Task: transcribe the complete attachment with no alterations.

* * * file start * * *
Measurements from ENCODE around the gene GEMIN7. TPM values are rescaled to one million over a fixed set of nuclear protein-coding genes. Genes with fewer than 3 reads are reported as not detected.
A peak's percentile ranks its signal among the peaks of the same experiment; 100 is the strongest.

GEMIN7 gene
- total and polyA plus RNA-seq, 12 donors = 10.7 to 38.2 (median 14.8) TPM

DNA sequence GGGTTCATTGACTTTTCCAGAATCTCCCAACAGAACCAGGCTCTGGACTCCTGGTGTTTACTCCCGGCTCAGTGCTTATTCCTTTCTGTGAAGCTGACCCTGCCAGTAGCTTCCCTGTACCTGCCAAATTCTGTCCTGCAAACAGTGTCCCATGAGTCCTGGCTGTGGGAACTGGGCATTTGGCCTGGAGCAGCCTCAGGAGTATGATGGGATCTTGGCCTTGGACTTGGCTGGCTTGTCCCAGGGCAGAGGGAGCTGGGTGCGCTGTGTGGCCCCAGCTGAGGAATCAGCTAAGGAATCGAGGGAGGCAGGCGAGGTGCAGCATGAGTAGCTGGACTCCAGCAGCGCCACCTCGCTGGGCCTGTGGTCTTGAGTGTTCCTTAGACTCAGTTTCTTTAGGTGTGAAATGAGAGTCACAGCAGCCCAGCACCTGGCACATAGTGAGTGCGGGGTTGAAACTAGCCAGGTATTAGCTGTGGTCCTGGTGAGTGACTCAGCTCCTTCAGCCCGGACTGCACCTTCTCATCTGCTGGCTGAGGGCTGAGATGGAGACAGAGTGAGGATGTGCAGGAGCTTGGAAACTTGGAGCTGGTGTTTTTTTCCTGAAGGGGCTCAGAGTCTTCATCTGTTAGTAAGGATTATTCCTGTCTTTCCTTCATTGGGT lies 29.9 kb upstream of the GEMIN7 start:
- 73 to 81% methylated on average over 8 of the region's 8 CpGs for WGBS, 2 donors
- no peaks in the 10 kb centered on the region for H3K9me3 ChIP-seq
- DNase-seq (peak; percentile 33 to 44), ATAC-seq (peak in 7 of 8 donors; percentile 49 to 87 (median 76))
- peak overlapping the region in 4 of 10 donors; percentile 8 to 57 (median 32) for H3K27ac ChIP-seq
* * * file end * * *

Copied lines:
Measurements from ENCODE around the gene GEMIN7. TPM values are rescaled to one million over a fixed set of nuclear protein-coding genes. Genes with fewer than 3 reads are reported as not detected.
A peak's percentile ranks its signal among the peaks of the same experiment; 100 is the strongest.

GEMIN7 gene
- total and polyA plus RNA-seq, 12 donors = 10.7 to 38.2 (median 14.8) TPM

DNA sequence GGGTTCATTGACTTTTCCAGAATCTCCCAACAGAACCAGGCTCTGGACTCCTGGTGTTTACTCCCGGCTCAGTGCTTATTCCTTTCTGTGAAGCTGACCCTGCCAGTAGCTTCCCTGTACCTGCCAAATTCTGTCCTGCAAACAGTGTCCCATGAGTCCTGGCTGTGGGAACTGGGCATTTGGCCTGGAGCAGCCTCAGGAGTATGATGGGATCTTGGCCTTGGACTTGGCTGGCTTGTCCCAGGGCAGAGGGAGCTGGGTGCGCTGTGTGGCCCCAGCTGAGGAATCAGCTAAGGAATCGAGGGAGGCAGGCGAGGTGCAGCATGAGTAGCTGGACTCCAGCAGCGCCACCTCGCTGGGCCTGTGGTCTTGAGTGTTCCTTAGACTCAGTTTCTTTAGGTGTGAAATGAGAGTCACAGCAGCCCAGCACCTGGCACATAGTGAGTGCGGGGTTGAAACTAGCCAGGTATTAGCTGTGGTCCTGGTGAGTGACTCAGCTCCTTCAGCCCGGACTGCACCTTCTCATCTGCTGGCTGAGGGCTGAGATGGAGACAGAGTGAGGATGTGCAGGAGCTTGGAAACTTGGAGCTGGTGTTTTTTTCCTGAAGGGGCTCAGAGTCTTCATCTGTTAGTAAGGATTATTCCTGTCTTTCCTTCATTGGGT lies 29.9 kb upstream of the GEMIN7 start:
- 73 to 81% methylated on average over 8 of the region's 8 CpGs for WGBS, 2 donors
- no peaks in the 10 kb centered on the region for H3K9me3 ChIP-seq
- DNase-seq (peak; percentile 33 to 44), ATAC-seq (peak in 7 of 8 donors; percentile 49 to 87 (median 76))
- peak overlapping the region in 4 of 10 donors; percentile 8 to 57 (median 32) for H3K27ac ChIP-seq